mitt romneyWhen the American people ask Mitt Romney for something, they shall receive! Sort of. After being pressed for quite some time to release his tax returns, and yesterday afternoon -- ironically at a time when most people are shutting down their computers and taking their eyes off of news tickers for the weekend -- the Republican candidate's campaign offered up his personal 2011 tax return, along with a brief "summary" of what he's paid over the last 20 years.

All in all, what Romney revealed is no big surprise. He paid an effective federal income tax rate of 14.1 percent on nearly $13.7 million in income last year, but he could have taken a lower rate -- about 12 percent, according to one estimate. And he decided not to take all of the charitable deductions he could have, taking credit for $2.25 million instead of the full $4 million for which he was eligible. So, bravo for that. But major questions still remain ...

Mostly because no one really cares about Romney's 2011 return! The guy knew he was running for president that year, so obviously he was more conscious of handling his taxes in a way that would appear acceptable if they went public. He picked his own tax rate in 2011, purposely paying more than he owed, intentionally taking fewer deductions than he earned in 2011. So, in essence, it's not a true reflection of what his finances are. What we really want to see are the tax returns for previous years -- dating back to 2009 and beyond.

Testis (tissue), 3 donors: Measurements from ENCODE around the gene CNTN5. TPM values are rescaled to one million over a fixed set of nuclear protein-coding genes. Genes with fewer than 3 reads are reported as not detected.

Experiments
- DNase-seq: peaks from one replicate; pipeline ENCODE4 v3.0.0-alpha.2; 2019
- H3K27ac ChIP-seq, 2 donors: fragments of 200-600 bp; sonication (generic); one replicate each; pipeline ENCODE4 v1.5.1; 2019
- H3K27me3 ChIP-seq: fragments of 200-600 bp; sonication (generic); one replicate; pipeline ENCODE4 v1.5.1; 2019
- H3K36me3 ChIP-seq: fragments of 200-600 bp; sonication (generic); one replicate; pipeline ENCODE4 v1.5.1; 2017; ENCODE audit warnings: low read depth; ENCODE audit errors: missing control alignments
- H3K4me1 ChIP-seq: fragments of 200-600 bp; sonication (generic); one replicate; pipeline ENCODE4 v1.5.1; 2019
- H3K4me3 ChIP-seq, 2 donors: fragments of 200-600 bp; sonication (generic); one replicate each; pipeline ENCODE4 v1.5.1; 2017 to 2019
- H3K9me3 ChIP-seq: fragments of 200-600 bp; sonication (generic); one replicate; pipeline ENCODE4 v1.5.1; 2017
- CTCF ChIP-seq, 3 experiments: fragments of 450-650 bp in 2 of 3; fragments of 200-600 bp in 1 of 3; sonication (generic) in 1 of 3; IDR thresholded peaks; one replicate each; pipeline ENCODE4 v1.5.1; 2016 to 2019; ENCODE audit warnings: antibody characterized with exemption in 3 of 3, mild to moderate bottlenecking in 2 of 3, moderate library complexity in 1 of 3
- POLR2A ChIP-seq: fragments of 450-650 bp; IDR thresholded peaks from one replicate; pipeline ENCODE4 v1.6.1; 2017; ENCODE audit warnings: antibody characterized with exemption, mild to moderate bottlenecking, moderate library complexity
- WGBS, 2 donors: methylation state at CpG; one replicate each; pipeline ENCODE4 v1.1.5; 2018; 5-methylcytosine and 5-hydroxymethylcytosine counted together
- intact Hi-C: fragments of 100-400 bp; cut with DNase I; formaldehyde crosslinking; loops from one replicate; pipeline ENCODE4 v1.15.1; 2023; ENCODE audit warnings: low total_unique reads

Instead of releasing those actual returns, the GOP candidate had his accounting firm, PricewaterhouseCoopers offer a generalized report that states Romney had an average federal income tax rate of 20.2 percent between 1990 and 2009 and that his rate never fell below 13.7 percent. That's all well and good, but again, why can't we see the actual returns?

Quite simply, this glaring lack of information doesn't make Romney appear particularly forthcoming or trustworthy. Being that there is a standing tradition of presidential candidates releasing at least 5-7 years worth, how can we help but wonder what he's hiding? When he ran for president in 1968, Romney's own father, George Romney, released 12 years of returns. By 2004, George W. Bush had released 13 years' worth. And yet, voters are supposed to blindly accept the two most recent tax returns and a "summary" from Romney? Guess we'll see on Election Day if the American people are really as a-okay with that as the Romney campaign seems to think.

Check out voters sounding off on what they make of the new details from Camp Romney ...


What do you think about the info Romney's already released? Do you think he needs to release more returns?

 

 

Image via Tony Alter/Flickr